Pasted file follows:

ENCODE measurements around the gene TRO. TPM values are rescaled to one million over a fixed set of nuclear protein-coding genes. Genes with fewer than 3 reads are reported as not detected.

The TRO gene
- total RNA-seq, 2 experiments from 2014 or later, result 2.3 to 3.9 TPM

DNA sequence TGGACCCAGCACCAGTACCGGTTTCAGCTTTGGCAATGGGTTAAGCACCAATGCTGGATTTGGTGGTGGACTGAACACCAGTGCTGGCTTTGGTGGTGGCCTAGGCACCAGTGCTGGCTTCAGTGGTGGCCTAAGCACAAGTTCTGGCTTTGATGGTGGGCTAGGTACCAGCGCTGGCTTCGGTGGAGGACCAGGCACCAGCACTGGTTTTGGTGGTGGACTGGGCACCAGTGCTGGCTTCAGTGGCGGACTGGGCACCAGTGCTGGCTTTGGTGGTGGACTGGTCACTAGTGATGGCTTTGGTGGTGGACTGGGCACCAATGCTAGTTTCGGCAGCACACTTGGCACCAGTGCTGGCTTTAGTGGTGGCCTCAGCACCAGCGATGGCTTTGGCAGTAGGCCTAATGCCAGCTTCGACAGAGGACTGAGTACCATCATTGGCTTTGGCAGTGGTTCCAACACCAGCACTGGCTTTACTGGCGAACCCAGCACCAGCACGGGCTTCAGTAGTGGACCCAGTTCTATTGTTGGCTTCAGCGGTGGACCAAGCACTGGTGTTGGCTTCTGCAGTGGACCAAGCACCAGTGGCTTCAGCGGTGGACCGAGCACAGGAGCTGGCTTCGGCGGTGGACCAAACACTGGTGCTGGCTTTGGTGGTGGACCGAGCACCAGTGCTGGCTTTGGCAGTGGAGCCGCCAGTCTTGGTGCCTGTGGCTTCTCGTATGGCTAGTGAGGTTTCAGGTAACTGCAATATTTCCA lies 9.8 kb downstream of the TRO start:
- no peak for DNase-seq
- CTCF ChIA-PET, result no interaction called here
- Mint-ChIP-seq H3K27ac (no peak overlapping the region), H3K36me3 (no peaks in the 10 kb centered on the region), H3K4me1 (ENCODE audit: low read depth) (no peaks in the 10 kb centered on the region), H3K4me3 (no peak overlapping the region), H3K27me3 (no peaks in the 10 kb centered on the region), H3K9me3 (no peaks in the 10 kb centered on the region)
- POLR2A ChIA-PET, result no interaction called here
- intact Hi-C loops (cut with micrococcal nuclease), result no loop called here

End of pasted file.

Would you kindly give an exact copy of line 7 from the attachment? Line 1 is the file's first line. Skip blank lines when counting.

- Mint-ChIP-seq H3K27ac (no peak overlapping the region), H3K36me3 (no peaks in the 10 kb centered on the region), H3K4me1 (ENCODE audit: low read depth) (no peaks in the 10 kb centered on the region), H3K4me3 (no peak overlapping the region), H3K27me3 (no peaks in the 10 kb centered on the region), H3K9me3 (no peaks in the 10 kb centered on the region)